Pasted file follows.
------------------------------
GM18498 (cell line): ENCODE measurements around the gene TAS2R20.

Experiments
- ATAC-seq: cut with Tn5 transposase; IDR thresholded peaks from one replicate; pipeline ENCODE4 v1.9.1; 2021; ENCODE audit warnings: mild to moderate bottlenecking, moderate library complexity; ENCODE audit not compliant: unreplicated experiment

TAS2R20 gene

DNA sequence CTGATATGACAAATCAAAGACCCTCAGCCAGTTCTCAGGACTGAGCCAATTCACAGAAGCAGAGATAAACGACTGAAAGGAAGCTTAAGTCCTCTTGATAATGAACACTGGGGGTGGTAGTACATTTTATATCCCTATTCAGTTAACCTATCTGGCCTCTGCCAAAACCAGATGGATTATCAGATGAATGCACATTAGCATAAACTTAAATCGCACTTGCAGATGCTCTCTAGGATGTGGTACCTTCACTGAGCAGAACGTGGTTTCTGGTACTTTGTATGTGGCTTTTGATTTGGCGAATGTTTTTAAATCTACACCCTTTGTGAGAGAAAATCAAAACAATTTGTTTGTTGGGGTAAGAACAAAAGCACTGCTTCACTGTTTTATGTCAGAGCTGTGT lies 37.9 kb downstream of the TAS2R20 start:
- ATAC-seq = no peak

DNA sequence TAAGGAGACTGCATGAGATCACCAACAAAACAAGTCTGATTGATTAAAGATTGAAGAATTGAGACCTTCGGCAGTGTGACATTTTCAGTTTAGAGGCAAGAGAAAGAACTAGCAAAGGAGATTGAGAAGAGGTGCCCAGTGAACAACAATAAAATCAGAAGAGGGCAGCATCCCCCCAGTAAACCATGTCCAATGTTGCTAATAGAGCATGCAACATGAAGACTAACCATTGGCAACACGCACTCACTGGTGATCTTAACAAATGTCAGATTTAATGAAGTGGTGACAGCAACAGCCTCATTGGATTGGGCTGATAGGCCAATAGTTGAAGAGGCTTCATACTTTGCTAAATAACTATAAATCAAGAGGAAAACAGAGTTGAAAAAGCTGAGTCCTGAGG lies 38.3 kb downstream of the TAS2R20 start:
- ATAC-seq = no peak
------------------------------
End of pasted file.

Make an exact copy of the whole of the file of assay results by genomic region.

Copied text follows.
GM18498 (cell line): ENCODE measurements around the gene TAS2R20.

Experiments
- ATAC-seq: cut with Tn5 transposase; IDR thresholded peaks from one replicate; pipeline ENCODE4 v1.9.1; 2021; ENCODE audit warnings: mild to moderate bottlenecking, moderate library complexity; ENCODE audit not compliant: unreplicated experiment

TAS2R20 gene

DNA sequence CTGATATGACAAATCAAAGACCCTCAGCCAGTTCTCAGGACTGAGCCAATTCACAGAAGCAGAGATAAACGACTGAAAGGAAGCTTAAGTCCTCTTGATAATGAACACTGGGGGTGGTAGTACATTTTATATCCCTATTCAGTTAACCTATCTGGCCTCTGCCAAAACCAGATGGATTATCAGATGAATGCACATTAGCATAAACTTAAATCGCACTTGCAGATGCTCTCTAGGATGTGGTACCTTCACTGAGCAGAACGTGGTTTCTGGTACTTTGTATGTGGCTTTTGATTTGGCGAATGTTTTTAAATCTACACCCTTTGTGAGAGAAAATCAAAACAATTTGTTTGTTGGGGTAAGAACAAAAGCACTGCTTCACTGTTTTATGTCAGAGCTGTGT lies 37.9 kb downstream of the TAS2R20 start:
- ATAC-seq = no peak

DNA sequence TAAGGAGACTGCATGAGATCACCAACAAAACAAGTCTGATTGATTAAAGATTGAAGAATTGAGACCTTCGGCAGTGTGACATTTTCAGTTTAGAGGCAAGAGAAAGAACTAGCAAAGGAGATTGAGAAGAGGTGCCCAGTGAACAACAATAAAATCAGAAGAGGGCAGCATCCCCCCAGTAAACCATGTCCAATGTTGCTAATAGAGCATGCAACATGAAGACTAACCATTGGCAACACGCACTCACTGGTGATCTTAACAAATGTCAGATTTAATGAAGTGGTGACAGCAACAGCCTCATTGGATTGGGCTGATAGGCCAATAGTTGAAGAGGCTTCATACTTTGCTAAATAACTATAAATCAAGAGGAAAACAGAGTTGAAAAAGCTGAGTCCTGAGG lies 38.3 kb downstream of the TAS2R20 start:
- ATAC-seq = no peak